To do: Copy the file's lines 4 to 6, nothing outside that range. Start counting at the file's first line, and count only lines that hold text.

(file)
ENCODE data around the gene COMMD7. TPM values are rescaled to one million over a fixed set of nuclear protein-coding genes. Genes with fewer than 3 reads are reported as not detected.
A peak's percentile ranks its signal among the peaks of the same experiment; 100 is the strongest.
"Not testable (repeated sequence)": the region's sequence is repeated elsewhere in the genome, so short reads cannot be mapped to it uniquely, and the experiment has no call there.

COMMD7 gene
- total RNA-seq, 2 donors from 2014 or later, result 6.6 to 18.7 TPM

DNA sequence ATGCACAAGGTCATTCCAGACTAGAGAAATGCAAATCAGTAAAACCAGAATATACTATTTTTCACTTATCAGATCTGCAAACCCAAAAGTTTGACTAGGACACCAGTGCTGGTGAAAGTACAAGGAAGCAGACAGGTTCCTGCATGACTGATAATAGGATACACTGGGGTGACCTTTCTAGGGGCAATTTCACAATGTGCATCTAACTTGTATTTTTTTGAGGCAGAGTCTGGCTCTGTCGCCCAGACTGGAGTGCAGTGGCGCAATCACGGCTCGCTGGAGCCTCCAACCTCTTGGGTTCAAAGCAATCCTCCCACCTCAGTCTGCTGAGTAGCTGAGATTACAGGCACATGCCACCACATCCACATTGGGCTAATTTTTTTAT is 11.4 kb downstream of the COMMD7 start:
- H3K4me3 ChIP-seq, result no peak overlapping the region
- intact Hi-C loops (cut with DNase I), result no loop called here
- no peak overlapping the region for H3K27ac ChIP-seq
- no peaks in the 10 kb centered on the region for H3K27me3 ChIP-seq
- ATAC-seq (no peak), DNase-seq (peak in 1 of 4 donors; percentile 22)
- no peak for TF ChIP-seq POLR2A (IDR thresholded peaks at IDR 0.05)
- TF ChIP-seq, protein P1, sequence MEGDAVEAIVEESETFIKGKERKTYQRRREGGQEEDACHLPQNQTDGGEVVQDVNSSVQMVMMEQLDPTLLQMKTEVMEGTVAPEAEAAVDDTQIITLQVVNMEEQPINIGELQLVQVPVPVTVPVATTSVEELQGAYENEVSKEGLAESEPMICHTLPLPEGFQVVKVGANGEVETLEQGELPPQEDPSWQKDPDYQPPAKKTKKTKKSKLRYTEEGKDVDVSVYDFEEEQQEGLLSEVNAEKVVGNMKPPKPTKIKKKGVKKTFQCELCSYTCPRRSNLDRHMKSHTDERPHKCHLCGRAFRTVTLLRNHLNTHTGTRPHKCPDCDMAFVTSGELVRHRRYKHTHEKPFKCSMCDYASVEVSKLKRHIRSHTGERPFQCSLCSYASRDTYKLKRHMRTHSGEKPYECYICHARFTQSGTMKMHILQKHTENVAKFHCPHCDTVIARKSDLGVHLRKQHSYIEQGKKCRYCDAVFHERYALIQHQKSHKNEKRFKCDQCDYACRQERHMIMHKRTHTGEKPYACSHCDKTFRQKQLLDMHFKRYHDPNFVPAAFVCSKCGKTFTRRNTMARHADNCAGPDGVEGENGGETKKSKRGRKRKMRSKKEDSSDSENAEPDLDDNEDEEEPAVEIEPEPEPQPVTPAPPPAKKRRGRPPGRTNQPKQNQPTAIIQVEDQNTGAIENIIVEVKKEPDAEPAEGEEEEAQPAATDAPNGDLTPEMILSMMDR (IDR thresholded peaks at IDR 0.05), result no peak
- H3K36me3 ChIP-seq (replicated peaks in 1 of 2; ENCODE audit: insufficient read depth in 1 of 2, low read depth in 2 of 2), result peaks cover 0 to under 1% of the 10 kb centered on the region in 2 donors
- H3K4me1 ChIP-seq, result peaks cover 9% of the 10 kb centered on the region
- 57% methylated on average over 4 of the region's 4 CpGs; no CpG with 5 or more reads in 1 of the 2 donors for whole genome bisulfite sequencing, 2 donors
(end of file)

COMMD7 gene
- total RNA-seq, 2 donors from 2014 or later, result 6.6 to 18.7 TPM

DNA sequence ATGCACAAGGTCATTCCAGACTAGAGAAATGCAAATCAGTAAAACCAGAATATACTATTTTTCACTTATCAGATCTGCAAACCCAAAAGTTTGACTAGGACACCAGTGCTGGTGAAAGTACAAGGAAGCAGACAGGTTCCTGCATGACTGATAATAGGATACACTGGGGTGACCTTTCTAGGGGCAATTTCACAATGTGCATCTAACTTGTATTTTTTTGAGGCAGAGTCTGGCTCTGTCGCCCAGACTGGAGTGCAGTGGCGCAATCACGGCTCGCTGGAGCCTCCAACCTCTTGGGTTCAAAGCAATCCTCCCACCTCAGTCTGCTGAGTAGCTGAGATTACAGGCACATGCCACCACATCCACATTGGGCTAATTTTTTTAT is 11.4 kb downstream of the COMMD7 start: